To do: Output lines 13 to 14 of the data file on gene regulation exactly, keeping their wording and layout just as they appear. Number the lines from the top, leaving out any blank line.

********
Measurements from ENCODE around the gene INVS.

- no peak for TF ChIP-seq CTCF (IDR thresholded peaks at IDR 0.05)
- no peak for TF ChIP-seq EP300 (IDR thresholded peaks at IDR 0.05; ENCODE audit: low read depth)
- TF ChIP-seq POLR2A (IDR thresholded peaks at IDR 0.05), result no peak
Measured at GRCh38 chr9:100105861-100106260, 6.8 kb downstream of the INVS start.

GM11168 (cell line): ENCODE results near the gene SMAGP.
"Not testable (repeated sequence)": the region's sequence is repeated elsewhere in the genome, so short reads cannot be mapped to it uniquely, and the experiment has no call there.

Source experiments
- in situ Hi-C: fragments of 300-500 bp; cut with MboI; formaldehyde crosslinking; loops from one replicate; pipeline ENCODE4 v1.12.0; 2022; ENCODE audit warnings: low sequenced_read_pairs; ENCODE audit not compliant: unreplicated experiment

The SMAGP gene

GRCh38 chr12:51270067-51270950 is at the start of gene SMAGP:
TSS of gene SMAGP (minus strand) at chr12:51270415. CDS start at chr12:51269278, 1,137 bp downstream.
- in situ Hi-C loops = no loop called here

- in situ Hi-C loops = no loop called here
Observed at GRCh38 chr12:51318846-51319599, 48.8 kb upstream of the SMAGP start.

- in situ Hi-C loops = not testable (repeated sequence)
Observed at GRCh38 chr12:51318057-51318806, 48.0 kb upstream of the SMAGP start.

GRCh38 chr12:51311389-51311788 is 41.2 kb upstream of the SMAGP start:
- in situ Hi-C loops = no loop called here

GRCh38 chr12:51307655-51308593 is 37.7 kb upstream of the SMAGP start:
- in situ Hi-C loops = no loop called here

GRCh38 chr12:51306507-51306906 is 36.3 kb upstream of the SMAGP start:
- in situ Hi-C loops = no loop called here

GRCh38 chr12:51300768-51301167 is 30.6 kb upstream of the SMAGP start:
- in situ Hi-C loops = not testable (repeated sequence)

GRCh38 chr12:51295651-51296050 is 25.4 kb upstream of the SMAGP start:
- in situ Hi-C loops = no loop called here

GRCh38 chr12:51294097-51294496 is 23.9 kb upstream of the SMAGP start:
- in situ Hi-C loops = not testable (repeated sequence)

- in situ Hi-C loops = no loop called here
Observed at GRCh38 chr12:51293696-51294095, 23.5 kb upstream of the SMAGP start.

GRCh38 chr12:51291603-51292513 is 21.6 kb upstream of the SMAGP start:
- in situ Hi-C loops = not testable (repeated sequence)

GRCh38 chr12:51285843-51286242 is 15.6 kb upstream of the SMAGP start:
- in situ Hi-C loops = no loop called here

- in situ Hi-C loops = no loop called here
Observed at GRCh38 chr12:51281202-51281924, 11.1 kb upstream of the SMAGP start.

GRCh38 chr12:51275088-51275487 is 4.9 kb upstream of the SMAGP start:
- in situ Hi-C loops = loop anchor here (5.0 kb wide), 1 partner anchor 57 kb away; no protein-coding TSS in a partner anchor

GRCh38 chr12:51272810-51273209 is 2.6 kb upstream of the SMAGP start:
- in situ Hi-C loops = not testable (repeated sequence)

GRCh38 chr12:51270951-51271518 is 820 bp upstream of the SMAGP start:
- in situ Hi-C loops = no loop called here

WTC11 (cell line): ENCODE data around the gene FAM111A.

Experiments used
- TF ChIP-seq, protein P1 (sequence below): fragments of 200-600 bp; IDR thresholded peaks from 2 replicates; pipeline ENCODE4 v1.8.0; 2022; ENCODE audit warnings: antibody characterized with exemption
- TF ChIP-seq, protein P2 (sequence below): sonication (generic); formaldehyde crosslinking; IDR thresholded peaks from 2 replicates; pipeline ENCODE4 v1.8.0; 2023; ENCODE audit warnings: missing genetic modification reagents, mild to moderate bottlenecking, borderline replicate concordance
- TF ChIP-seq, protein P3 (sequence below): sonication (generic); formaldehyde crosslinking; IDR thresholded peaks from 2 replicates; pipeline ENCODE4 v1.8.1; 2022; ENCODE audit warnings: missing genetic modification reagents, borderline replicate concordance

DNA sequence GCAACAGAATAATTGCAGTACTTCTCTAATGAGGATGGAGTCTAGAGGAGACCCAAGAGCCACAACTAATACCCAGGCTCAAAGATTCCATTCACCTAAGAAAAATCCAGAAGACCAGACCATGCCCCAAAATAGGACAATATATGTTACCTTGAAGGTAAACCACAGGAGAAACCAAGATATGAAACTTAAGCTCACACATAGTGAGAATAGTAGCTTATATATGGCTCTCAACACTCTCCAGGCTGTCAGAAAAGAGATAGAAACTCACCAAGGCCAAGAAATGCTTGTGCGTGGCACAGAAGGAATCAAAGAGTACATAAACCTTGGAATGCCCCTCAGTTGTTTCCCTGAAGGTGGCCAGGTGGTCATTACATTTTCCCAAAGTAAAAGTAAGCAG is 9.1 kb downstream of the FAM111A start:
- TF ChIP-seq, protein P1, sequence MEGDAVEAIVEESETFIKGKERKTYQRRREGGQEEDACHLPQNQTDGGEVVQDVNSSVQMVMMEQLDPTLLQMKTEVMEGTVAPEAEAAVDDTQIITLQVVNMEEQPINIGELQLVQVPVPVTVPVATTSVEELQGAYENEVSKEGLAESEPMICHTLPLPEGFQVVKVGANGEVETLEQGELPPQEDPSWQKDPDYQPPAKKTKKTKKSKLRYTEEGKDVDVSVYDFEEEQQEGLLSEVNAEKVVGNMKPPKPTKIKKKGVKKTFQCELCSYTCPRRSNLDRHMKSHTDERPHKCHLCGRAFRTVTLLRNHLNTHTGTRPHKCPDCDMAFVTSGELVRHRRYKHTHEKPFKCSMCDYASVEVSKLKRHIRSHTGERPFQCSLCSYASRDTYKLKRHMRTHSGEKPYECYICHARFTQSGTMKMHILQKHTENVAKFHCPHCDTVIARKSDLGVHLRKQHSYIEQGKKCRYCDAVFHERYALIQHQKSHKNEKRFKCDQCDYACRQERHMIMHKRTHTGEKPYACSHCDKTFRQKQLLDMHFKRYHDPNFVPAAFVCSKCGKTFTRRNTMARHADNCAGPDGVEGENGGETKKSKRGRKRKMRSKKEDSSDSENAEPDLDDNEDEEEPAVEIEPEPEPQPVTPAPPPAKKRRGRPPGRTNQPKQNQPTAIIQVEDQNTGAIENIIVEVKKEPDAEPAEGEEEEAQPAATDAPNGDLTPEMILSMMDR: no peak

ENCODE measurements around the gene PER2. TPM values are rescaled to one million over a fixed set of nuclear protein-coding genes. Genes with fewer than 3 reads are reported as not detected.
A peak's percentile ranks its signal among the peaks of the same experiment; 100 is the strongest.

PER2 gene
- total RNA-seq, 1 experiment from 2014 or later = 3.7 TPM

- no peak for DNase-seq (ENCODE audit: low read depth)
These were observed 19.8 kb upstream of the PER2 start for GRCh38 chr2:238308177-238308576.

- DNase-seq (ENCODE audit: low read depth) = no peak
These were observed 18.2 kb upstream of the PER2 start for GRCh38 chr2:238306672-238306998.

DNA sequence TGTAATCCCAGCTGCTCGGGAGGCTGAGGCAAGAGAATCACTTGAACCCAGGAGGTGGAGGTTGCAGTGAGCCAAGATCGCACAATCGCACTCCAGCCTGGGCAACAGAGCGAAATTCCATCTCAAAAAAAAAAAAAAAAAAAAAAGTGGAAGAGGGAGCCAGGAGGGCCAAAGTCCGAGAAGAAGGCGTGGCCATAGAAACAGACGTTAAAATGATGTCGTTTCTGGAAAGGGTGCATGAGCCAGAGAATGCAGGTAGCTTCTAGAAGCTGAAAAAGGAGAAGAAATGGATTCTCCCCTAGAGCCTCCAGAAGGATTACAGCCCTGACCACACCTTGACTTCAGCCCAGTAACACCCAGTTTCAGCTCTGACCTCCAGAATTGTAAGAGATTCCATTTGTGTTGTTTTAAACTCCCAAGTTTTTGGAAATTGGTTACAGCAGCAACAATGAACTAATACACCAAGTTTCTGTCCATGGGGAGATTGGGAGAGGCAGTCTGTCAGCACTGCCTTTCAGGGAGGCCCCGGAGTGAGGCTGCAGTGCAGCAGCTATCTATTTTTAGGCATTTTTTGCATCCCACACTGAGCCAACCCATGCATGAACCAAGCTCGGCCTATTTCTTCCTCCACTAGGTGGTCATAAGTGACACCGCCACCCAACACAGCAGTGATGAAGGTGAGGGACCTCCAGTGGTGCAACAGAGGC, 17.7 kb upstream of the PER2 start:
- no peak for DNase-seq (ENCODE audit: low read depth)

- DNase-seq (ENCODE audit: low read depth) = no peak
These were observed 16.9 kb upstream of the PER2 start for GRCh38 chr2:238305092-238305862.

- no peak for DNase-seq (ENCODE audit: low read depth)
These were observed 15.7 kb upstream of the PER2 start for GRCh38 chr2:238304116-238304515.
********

- in situ Hi-C loops = no loop called here

- in situ Hi-C loops = no loop called here